Conscripting GIs

A joined-up allocation of warnings must extend to sugar, sweetening agents, and salt. “Starch” is not a single chemical entity by modern standards. In Bircher-Benner’s days just after WW2 food regimens rated starchy foods, such as potatoes and bread - even without the butter- as fattening. Nowadays sub-divisions of polysaccharides with various dietary functions have led to glycemic indexes (GIs) as markers of the metabolic responses to meals and thus to their links with the development of obesity. Consumers can probably rate their own GIs on the emissions and rumblings from top to bottom in their digestive tracts. However, followers of the Atkins diets are responding to signals coming from the Bircher-Benner clinics and diets that have been overlooked by latter-day nutritionists. Among the finer points of these analyses potatoes in their various conditions of preparation and use can return varying GI scores.

The joined-up thinking we now expect of the FSA will entertain, we hope, the relevant campaigns for sugar reduction in the interests of dental health and the responsibilities of the Agency in explaining the agronomic standards of food production and the responsibilities it inherits in illuminating contentious issues, such as the fluoridation of drinking water: decaying teeth bring the traffic of munching and chomping on fruit and veg to a halt unworthy of a Bircher-Benner regimen.

The messages on salt are likely to confuse customers in ways we can illustrate with special reference to Marmite and other yeast extracts. A red for salt (sodium) seems to clash with the drive of our genes for the salinity associated with the preservation of food, the significance of salt in rehydration solutions to save the lives of babies and young animals in bouts of excessive diarrhoea, the confidence (false in the UK’s case) of salt as a carrier of supplementary iodide for the workings of the thyroid gland, and innocence over the balance of the mineral salts of sodium, potassium, calcium, and magnesium, for instance. In many contexts salt enjoys a go-signal, especially as a cheap ingredient of value in manufacturing, as in bread-making. So the traffic controllers of British food will have difficult decisions just setting the levels of warning in the many products of the food factories. Marmite and other brands and own-brands of yeast extract contain the equivalent of 11 or 12 % salt, which spoils an other wise useful product. A Marmite soldier made from one slice of bread contributes about 1g of salt to the diet, divided about equally from bread and spread: the salt in the fat adds about one-tenth of the total load. The Vegetarian Society launched an Assalt course in the 1970s, recognizing the responsibilities set by its Green Plan for farming, food, health, and the land and by its Campaign for Real Bread. Protests to the main manufacturers and retailers for lo-salt versions of the yeast extract were rebuffed; the Vegetarian Society was so perverse as to ignore its advisers' warnings and it accepted Marmite’s salty payments to win the Society’s dubious approval. However, the health food trade now sells yeast extracts with only 10% of the salt content in other ‘commercial’ products.


Now the Fat’s in the Fire: Tuning the Dietary Engine on a Lean Fat Burn

It has taken a long time for the issue of obesity to join up strands of agronomic and nutrition policies that were already being tied together half a century ago. Revival of Atkins-type diets coinciding with a phase in slimming endeavours and better understanding of the carbohydrate components of diet have helped to illuminate factors that informed dietary regimens of the Bircher Benner school, in which raw foods with prolonged munching and therefore slowly masticated played a major part, and starchy foods such as potatoes were treated with reserve because of their fattening effect in what were even then regarded as “rich” diets. As a national policy now the plan should aim at a rounded reduction of all foods, certainly for most of population. A welcome advantage to the economy would thus be achieved, not least in uptakes of fossil fuel for manufacture, transportation, and intensive systems and from the consequent relief in disposals of “waste” and in contamination and pollution. Exercise can be increased in several beneficial ways, for instance to improve general musculoskeletal fitness and conservation of energy, but these advantages may be counteracted if the activity is carried out on specially constructed machinery installed for no thrifty purpose in air-conditioned atmospheres.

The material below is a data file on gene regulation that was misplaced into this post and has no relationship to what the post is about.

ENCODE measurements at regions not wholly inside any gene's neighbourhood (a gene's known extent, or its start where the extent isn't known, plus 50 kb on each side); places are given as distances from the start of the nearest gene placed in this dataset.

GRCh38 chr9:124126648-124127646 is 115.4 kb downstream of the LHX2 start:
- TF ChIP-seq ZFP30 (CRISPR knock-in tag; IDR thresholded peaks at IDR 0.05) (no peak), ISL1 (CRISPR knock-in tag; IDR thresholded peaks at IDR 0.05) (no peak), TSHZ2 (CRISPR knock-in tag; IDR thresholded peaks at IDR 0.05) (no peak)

Veggies are going to be confronted with red signals if the Consumers Association, the Food Standards Agency, and the supermarkets apply the warning to foodstuffs available in their own stores and carrying their brand names that are common to health food stores, where they are on sale with assurances of suitability and even approbation. The lights will come on when fats, sugar, and salt are assessed and verdicts on, say, saturated, monounsaturated, polyunsaturated, and trans-fats (i.e. hydrogenated oils, whether in a factory or a cow’s metabolism) will tax the most conscientious nutritional driver.

Fitting Standards to Farming, Food, Health, and the Land

The food industry, and veggie and animal welfare organizations themselves are in confusion over definitions, in which the various parties are in collusion to blunt the challenge and leverage the veggie cause was generating at the end of the last century. Epidemiological surveys lost power because subjects pronouncing themselves veggie “occasionally” (but possibly significantly) consumed meat in some form, as well as betraying the cause as “quichytarians”, with no reproach from organizations who should not have ignored the inconsistency and should have noted the abandonment by perhaps as many converts claiming adherence to vegetarianism of a sort. Introduction of the word vegan has added confusion because the intended exquisiteness is little understood (“you eat fish then?”… “They’re the people who don’t wear leather” … “They’re just animal rightists”) reduces their leverage in the market (which is anxious to unload the by-products and sub-products of the semi-skimmed dairy industry), with the facile accord of organizations and people purporting animal welfare (“I really ought to be vegan; I know it’s right”). So catering at such events such as the RSPCA’s and the FSA’s unnecessarily perpetuates the marginalization, the few real vegetarians (or lone souls) waiting quite unnecessarily (or going without) because the vegetarian option is avoidably contaminated and “non kosher”.